Now, cyber criminals target IoT devices with a new malware

Prashasti Awasthi Mumbai | Updated on October 11, 2020 Published on October 04, 2020

Barracuda researchers believe that a new malware is targeting IoT devices such as TVs, that run on Android operating systems, and Linux-based machines

Barracuda Networks, a provider of cloud-enabled security solutions, have detected a new variant of the InterPlanetary Storm malware that has been targeting Mac and Android devices in addition to Windows and Linux machines.

According to the researchers of the company, the malware is building a botnet that includes roughly 13,500 infected machines located in 84 different countries around the world.

The researchers claimed that the number continues to grow. The majority of the machines infected by the malware are located in Asia.

The first variant of Interplanetary Storm, which targeted Windows machines, was uncovered in May 2019. Its capability of attacking Linux machines was reported in June this year, as per the official release of the company.

This new variant, which Barracuda researchers detected in late August, is targeting IoT devices, such as TVs that run on Android operating systems, and Linux-based machines, such as routers with ill-configured SSH service.

The report further stated that the new InterPlanetary Storm malware uses the InterPlanetary File System (IPFS) p2p network and its underlying libp2p implementation. These are used to access machines and spreads using SSH (Secure Shell) brute force and open ADB ports, similar to its peer FritzFrog malware.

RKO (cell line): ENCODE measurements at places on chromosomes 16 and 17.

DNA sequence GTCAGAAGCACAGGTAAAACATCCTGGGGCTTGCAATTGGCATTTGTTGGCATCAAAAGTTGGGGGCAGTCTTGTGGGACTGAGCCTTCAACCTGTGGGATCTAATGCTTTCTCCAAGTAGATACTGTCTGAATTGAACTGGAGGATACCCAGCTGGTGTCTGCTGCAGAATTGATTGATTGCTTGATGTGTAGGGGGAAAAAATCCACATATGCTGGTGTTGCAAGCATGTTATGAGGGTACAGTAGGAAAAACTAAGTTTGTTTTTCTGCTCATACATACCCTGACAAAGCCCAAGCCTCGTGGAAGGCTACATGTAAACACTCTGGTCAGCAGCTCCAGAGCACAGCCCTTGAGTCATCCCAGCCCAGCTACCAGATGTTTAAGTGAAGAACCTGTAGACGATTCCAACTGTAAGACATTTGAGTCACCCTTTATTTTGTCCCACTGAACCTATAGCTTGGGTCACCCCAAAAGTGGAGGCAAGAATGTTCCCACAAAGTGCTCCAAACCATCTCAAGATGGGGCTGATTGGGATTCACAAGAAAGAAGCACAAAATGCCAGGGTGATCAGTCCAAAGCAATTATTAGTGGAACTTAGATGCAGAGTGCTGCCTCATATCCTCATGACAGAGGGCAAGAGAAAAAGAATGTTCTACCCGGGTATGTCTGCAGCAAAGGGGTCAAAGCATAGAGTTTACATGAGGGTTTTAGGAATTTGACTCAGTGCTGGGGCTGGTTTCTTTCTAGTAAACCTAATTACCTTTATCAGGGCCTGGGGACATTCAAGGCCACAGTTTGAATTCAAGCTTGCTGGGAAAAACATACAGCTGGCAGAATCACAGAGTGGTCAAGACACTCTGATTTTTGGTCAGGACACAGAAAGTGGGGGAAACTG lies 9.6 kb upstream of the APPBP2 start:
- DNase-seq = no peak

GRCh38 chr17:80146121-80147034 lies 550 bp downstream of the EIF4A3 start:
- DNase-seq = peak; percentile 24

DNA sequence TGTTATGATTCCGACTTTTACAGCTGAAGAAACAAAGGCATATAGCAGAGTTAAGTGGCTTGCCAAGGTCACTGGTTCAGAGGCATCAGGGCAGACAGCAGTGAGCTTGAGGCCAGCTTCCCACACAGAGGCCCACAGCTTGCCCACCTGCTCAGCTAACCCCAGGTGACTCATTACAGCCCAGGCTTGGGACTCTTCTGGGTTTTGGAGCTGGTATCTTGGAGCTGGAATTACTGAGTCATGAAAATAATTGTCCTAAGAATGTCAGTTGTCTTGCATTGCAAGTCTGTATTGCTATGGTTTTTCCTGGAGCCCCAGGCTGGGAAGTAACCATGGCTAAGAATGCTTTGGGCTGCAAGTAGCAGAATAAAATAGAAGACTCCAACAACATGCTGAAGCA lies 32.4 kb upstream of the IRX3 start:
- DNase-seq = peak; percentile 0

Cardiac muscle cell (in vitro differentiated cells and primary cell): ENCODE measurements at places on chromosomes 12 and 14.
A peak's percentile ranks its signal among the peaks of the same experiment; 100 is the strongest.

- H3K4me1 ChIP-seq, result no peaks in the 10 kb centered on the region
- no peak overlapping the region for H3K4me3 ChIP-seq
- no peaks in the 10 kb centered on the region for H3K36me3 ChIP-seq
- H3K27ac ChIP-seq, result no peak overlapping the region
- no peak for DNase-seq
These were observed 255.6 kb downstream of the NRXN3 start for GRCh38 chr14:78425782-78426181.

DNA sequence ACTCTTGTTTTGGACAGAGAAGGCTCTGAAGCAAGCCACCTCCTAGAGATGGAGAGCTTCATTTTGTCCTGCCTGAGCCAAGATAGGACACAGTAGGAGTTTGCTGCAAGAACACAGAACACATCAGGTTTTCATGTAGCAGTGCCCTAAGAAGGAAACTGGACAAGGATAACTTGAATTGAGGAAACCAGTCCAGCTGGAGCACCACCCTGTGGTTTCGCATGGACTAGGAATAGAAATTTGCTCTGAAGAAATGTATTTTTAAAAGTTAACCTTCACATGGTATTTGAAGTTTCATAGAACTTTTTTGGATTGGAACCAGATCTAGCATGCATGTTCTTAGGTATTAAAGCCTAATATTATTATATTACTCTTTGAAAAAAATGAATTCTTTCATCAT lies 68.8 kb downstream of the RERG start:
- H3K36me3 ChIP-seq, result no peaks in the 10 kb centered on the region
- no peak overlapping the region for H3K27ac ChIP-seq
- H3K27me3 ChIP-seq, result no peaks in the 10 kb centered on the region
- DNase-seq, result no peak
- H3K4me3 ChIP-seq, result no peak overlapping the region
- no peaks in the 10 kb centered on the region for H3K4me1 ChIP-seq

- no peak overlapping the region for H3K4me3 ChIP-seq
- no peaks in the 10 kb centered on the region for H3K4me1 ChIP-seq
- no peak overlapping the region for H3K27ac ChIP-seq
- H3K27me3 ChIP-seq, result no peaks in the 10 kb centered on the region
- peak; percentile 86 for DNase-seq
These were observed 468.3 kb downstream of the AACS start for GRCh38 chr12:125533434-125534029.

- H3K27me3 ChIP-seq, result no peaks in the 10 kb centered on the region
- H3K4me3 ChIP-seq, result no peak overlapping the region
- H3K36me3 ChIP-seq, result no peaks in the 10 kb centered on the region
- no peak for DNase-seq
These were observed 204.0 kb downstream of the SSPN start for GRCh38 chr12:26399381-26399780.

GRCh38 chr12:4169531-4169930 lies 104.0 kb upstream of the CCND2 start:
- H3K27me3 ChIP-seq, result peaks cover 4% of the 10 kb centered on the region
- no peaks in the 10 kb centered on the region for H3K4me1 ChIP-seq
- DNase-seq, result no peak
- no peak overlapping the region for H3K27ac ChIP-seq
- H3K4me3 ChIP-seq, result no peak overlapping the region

This allows infected nodes to communicate with each other directly or through other nodes. Written in the Go (Golang) programming language, malware detects the CPU architecture and running OS of its victims, and run on ARM-based machines, an architecture that is quite common with routers and other IoT devices. The malware also enables reverse shell and can run a bash shell.

Barracuda researchers have found several unique features that help the malware persist once it has infected a machine. It detects the computer security mechanism, honeypots, auto-updates itself, tries to persist itself by installing a service using a Go daemon package.

It also kills other processes on the machine that pose a threat to the malware, such as debuggers and competing malware, researchers added.

Speaking on the threat spotlight, Murali Urs, Country Manager-India, Barracuda Networks, commented: “While the botnet that this malware is building does not have clear functionality yet, it gives the campaign operators a backdoor into the infected devices so they can later be used for crypto mining, DDoS, or other large-scale attacks.”

He further added: “Although many cases of the new variant have been reported from Asian countries like China, Hong Kong, South Korea, and Taiwan, Indian IoT devices haven’t been much in the radar of the cybercriminal organizations. It is still important for us to remain vigilant.”

According to the researchers, such a rapidly evolving threat environment requires advanced inbound and outbound security techniques that go beyond the traditional gateway.

To safeguard IoT devices against this malware variant, it will be necessary to properly configure SSH access on all devices. This means using keys instead of passwords, which will make access more secure, the report suggested.

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Published on October 04, 2020
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